The challenge is that it also adds a considerable amount of work for me as well. On top of my schedule and my student’s schedule, I also create a daily schedule for my “paras”. Usually this setup also requires that I first teach my aides so my students can be taught.

It gets even more challenging if the aides have a different opinion than I do or challenge a certain aspect of the job. As someone who is much younger than both of my aides, it is hard to feel “in charge.” In the end, I must value their advice and opinions so we can all work as a team but also realize that the pressure is on me to make sure things get done correctly because I am the one responsible, not my paraprofessionals.

Collaborating with general education teachers7. Collaborating with general education teachers

As a special education resource teacher, I have to know the general education curriculum so I can support my students and their needs. I teach students in five different grade levels and therefore, am responsible for knowing 5 different curriculums.

I have to collaborate with the teachers of all my students to make sure I am supporting what is being taught in the classroom and supplementing my own resources. Finding the time to talk to each teacher is extremely important and extremely challenging. Being organized enough to do so is also a very difficult task.

Data Collection8. Data collection

Data collection is huge in special education. I need to be able to validate everything I do and make sure it coincides with everything in the student’s IEP.

If I say a child is still struggling in a certain area, I need proof to back up my claim. I need the general education teachers on board with me as well because I have to ask them to collect data for the times I am not in the classroom with the student. I have to keep track of and monitor all this data, understand its implications for that child’s educations, and adjust instruction accordingly.

Student Growth9. Evidence of student growth

Student growth is now a part of all teachers’ evaluations in order to hold teachers more accountable. It is a double-edged sword. Without question, it is critical that teachers are effective in the classroom and students are learning from the instruction provided. On the other side, we know not all assessments are valid indicators of student growth.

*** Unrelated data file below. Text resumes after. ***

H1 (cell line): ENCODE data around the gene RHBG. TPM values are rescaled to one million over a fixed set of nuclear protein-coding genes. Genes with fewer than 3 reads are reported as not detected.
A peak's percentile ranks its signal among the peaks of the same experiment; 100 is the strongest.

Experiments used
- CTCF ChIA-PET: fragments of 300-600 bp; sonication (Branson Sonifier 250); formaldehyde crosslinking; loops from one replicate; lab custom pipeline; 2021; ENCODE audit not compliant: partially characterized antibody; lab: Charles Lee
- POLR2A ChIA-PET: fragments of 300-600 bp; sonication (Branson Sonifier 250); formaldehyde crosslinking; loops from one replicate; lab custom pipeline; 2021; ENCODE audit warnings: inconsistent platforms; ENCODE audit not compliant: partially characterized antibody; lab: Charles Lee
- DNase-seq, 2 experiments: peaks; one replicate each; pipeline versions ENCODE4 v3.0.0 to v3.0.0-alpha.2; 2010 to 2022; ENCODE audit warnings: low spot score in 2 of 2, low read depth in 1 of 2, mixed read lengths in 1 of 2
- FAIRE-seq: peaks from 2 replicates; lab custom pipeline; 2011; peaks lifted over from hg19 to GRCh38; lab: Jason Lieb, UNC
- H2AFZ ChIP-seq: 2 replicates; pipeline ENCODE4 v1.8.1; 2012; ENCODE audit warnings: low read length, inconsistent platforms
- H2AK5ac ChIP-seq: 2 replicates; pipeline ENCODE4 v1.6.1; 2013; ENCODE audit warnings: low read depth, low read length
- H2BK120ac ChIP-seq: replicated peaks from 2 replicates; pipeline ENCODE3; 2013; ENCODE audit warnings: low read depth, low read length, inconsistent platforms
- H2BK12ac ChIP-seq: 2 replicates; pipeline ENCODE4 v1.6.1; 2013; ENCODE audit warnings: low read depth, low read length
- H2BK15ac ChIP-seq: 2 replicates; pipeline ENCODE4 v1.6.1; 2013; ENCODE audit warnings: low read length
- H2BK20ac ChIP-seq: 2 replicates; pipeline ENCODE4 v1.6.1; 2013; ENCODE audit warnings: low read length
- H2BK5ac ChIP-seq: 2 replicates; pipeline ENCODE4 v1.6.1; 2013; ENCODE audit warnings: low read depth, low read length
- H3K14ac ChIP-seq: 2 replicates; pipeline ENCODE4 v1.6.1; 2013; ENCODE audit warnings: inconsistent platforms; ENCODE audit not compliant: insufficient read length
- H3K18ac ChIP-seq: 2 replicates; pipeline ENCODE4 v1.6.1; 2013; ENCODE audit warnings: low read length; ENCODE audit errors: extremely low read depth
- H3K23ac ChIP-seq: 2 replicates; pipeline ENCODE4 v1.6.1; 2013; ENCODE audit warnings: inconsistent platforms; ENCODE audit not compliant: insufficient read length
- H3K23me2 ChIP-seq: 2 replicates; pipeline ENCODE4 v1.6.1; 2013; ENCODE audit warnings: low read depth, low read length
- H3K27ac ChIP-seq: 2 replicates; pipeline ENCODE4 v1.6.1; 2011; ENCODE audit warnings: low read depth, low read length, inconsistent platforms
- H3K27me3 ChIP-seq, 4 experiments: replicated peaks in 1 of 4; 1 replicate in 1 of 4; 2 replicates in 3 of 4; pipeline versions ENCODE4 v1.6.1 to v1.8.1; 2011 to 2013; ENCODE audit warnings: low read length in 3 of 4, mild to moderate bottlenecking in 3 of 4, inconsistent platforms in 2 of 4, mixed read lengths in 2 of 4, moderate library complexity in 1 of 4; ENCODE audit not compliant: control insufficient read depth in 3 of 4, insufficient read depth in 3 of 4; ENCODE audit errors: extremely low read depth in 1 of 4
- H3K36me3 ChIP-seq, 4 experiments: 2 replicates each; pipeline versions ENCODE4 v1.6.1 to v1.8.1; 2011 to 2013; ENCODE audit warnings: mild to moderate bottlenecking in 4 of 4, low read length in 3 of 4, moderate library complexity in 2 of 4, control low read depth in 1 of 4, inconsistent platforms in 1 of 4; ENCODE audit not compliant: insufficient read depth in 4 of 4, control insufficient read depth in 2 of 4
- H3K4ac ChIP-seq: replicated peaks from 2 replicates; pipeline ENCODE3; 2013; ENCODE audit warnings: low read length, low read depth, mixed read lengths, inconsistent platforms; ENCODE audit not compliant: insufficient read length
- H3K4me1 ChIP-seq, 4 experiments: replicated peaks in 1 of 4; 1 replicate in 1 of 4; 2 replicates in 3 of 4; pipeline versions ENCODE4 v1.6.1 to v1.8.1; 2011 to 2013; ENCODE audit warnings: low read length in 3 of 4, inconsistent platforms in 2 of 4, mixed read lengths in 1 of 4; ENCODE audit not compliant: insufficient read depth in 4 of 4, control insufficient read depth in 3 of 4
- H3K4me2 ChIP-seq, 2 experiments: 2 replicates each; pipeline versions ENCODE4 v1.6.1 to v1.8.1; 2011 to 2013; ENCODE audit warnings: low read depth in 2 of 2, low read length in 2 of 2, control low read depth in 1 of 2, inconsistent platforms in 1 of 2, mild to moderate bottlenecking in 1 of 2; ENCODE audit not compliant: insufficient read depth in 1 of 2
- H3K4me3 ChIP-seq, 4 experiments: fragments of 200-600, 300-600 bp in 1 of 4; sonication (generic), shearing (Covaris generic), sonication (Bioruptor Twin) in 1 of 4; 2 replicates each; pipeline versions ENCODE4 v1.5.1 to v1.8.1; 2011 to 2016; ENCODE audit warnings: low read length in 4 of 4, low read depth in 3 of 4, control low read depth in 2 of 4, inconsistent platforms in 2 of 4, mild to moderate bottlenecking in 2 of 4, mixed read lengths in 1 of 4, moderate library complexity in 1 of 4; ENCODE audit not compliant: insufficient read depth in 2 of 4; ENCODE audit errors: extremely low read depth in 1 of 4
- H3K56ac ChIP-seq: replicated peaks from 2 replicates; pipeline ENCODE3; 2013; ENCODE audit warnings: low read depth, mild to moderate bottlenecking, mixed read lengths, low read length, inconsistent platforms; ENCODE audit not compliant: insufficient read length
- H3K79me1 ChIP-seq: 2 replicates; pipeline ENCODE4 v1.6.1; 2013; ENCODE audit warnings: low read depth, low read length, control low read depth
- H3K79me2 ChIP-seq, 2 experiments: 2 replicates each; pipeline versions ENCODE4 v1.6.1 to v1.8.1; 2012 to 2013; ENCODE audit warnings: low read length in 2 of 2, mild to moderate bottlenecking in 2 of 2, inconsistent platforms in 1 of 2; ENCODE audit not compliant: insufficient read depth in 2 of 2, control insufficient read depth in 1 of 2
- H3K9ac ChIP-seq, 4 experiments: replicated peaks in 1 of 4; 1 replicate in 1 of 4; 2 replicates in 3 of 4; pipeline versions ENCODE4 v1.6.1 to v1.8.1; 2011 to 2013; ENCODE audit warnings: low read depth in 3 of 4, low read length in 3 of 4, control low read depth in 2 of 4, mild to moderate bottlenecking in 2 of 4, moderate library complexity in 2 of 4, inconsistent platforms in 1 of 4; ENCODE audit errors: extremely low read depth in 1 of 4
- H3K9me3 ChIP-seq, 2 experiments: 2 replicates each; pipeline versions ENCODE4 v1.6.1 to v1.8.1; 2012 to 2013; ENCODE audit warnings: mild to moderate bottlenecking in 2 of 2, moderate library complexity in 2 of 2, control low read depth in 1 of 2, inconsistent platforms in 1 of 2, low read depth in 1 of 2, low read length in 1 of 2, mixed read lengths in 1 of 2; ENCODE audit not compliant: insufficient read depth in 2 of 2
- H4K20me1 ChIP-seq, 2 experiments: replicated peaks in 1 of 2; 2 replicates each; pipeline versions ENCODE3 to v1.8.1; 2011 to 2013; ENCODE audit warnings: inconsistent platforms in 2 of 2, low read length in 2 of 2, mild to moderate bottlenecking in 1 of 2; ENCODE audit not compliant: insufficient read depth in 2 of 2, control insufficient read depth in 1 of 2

For students with special needs, I have learned to celebrate the smallest of accomplishments. Their growth is not going to be as fast or as noticeable as their general education peers. However, it is progress! Sometimes, it is very hard for people to recognize the successes of a student when they are constantly comparing them to the best and brightest of the class. This is only doing a disservice to the student, not the special education teacher.

 Variability of student’s needs10. Variability of student’s needs

In all classes, you will see students who are at different ability levels, learn in different ways, and understand concepts at different times. Differentiated instruction and individualized teaching practices are challenging for all teachers. It gets even more difficult in a special education, multi-aged classroom.

Final Thoughts

These challenges are all equally difficult and when combined, as they often are on a daily basis, almost impossible to juggle.

On most days, I feel like I’m part of the juggling act in a circus. But – despite the hardships I’ve faced in my two years of teaching – I’m determined to beat the odds and not be a statistic.

Special education is my calling and I will retire an old woman loving my job as much as I do now.

 

 


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Melissa

Written on February 1, 2012 by:

Melissa Ferry is a special education teacher for Mt. Pleasant Public Schools. She earned her bachelor's degree from Michigan State University with an endorsement in learning disabilities. Melissa is continuing her education at Central Michigan University in pursuit of a Master's Degree. Prior to her career as a teacher Melissa volunteered at Friendship Circle for seven years.
  • Kim Quinn